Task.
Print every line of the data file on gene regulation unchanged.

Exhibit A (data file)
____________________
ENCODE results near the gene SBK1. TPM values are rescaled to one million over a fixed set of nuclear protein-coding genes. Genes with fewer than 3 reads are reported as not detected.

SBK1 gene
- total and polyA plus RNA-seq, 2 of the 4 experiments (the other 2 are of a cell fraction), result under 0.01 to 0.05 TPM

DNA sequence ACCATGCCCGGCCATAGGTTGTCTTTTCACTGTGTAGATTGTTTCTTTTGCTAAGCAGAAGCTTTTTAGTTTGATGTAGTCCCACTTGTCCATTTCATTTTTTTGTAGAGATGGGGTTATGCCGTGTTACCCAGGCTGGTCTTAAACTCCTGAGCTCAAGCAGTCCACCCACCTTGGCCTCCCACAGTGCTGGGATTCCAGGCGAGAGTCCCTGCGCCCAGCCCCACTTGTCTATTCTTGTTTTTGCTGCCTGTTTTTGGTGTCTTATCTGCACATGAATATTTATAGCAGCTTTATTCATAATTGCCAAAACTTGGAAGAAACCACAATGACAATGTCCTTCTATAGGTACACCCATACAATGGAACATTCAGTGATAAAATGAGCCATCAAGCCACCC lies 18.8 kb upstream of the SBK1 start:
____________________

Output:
ENCODE results near the gene SBK1. TPM values are rescaled to one million over a fixed set of nuclear protein-coding genes. Genes with fewer than 3 reads are reported as not detected.

SBK1 gene
- total and polyA plus RNA-seq, 2 of the 4 experiments (the other 2 are of a cell fraction), result under 0.01 to 0.05 TPM

DNA sequence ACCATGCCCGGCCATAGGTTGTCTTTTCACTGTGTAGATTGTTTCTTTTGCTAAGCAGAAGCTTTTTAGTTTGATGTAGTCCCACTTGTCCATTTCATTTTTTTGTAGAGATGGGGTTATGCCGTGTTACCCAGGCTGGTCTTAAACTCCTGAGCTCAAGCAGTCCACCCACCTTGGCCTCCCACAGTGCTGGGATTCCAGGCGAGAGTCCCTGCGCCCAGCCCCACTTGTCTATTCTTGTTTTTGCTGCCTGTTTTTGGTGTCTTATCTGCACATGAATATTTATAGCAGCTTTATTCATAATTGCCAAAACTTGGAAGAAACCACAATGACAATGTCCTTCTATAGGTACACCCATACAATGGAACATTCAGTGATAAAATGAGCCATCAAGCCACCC lies 18.8 kb upstream of the SBK1 start: